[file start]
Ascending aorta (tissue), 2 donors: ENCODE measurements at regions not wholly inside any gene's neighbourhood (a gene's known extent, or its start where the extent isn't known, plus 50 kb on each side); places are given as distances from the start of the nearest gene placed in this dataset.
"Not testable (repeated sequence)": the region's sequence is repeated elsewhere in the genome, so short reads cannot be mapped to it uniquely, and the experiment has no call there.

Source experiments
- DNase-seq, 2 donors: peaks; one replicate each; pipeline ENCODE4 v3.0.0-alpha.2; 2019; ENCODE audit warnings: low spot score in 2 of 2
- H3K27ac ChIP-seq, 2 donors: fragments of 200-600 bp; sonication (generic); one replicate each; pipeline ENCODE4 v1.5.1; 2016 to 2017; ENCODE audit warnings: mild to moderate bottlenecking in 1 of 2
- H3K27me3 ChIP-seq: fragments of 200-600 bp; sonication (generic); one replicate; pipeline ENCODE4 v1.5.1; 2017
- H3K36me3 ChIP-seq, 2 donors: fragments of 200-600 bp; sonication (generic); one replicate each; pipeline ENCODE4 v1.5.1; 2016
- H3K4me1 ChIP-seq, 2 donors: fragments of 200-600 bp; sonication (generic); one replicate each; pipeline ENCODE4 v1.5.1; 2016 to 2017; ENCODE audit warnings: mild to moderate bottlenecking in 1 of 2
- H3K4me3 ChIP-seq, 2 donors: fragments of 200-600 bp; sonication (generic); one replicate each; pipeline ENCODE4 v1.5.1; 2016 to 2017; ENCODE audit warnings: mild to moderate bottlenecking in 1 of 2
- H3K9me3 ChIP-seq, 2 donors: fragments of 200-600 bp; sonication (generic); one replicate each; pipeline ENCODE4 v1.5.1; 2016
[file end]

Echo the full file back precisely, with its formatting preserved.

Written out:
Ascending aorta (tissue), 2 donors: ENCODE measurements at regions not wholly inside any gene's neighbourhood (a gene's known extent, or its start where the extent isn't known, plus 50 kb on each side); places are given as distances from the start of the nearest gene placed in this dataset.
"Not testable (repeated sequence)": the region's sequence is repeated elsewhere in the genome, so short reads cannot be mapped to it uniquely, and the experiment has no call there.

Source experiments
- DNase-seq, 2 donors: peaks; one replicate each; pipeline ENCODE4 v3.0.0-alpha.2; 2019; ENCODE audit warnings: low spot score in 2 of 2
- H3K27ac ChIP-seq, 2 donors: fragments of 200-600 bp; sonication (generic); one replicate each; pipeline ENCODE4 v1.5.1; 2016 to 2017; ENCODE audit warnings: mild to moderate bottlenecking in 1 of 2
- H3K27me3 ChIP-seq: fragments of 200-600 bp; sonication (generic); one replicate; pipeline ENCODE4 v1.5.1; 2017
- H3K36me3 ChIP-seq, 2 donors: fragments of 200-600 bp; sonication (generic); one replicate each; pipeline ENCODE4 v1.5.1; 2016
- H3K4me1 ChIP-seq, 2 donors: fragments of 200-600 bp; sonication (generic); one replicate each; pipeline ENCODE4 v1.5.1; 2016 to 2017; ENCODE audit warnings: mild to moderate bottlenecking in 1 of 2
- H3K4me3 ChIP-seq, 2 donors: fragments of 200-600 bp; sonication (generic); one replicate each; pipeline ENCODE4 v1.5.1; 2016 to 2017; ENCODE audit warnings: mild to moderate bottlenecking in 1 of 2
- H3K9me3 ChIP-seq, 2 donors: fragments of 200-600 bp; sonication (generic); one replicate each; pipeline ENCODE4 v1.5.1; 2016